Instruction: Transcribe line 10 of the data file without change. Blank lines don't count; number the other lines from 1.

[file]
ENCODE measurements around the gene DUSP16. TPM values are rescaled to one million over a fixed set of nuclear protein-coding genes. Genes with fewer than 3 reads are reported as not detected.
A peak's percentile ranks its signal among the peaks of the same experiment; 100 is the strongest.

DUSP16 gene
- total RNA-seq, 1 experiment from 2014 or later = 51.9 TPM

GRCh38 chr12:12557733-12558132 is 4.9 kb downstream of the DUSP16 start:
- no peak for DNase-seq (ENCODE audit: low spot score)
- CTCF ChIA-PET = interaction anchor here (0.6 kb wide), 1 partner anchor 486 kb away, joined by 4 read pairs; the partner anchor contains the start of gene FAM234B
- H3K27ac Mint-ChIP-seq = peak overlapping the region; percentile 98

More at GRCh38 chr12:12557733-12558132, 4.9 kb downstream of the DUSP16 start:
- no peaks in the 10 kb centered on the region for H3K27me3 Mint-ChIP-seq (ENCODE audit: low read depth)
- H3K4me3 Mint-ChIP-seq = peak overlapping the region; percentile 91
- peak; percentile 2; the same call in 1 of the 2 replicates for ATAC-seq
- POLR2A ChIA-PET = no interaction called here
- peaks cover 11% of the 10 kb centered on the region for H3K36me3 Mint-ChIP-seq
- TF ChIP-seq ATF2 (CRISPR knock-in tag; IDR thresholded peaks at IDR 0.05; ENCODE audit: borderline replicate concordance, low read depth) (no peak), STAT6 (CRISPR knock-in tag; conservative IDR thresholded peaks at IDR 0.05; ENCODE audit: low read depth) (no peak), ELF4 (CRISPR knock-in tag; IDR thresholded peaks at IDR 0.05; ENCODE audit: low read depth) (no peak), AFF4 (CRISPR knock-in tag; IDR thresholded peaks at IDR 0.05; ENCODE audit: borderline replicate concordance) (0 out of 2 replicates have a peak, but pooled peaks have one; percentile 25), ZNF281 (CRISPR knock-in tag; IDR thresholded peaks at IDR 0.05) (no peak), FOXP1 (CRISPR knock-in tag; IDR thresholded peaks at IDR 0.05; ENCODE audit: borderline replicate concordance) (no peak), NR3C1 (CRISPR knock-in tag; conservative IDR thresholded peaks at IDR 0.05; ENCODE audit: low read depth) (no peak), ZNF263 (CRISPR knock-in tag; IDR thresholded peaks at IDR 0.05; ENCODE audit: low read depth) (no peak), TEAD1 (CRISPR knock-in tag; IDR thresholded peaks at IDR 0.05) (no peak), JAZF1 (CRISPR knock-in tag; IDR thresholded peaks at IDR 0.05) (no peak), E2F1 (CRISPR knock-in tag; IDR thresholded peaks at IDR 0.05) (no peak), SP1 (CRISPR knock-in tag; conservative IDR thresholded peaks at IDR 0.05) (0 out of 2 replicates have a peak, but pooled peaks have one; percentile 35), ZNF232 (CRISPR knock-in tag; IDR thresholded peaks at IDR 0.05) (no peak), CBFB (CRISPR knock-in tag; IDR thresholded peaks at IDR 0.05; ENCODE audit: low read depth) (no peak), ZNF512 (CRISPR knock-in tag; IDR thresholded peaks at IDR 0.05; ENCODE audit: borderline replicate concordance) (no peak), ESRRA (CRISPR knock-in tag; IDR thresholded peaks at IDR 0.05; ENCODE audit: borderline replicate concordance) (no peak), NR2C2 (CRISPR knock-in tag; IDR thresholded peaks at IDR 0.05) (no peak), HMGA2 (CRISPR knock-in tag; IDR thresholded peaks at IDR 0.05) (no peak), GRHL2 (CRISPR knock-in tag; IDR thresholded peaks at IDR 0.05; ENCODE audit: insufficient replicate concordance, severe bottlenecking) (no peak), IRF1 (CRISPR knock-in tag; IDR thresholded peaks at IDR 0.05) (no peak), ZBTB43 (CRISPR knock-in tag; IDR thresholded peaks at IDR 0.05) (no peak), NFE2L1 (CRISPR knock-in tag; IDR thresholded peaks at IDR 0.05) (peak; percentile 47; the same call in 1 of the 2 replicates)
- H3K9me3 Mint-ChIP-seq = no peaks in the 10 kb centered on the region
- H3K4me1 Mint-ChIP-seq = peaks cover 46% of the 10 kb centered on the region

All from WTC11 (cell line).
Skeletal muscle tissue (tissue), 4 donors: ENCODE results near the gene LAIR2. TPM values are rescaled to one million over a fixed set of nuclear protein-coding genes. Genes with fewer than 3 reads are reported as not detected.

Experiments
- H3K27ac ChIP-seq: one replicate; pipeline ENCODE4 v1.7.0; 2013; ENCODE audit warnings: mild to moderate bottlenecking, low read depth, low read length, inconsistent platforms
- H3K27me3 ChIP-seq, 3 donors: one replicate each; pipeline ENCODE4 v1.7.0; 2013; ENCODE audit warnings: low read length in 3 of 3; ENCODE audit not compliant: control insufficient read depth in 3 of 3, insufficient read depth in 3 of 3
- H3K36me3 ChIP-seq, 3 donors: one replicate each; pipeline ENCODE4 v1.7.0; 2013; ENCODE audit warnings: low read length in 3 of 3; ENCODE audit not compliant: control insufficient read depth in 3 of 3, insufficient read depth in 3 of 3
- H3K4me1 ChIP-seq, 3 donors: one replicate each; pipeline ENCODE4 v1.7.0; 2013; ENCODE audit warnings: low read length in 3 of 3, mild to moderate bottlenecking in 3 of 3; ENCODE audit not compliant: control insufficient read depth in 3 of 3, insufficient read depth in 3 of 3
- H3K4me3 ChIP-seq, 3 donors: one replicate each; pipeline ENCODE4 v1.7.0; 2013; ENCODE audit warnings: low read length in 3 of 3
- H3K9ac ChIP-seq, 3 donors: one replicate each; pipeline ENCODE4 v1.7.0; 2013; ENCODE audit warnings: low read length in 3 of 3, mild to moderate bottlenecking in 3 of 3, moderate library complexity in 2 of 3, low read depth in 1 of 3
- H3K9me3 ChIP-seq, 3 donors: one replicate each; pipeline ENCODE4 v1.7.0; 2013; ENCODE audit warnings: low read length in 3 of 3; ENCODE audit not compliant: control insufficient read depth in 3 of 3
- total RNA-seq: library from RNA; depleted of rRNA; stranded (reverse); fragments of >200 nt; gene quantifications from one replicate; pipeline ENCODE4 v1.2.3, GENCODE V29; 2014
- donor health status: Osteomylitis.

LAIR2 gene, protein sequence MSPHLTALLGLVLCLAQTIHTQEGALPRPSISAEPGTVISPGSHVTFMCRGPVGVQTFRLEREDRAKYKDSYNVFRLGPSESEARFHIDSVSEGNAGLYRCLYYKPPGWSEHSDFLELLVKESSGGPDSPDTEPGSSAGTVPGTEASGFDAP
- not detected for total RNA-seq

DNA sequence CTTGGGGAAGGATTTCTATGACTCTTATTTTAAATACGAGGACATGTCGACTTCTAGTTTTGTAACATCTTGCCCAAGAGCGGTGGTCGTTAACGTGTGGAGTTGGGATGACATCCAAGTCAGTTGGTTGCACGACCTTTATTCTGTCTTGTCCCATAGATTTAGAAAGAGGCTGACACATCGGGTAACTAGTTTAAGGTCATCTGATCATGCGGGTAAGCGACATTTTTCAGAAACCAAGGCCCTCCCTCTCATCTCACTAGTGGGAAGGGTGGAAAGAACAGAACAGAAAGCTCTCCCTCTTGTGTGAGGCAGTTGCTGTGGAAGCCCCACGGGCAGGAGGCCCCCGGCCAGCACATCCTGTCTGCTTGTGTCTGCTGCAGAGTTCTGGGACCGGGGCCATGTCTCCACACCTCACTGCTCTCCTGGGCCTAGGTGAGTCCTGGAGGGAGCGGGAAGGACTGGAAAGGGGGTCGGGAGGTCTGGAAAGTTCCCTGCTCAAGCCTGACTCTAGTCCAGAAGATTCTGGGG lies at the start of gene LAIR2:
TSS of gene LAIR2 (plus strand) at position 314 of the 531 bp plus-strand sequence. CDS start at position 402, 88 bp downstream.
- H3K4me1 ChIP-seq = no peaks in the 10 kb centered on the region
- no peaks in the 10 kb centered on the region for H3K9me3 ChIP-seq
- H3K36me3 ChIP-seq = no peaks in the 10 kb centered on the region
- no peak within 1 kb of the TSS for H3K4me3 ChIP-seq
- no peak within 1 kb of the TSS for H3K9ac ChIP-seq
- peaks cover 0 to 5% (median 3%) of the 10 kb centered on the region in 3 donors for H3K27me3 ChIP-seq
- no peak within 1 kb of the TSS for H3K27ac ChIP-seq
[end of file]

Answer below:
- no peaks in the 10 kb centered on the region for H3K27me3 Mint-ChIP-seq (ENCODE audit: low read depth)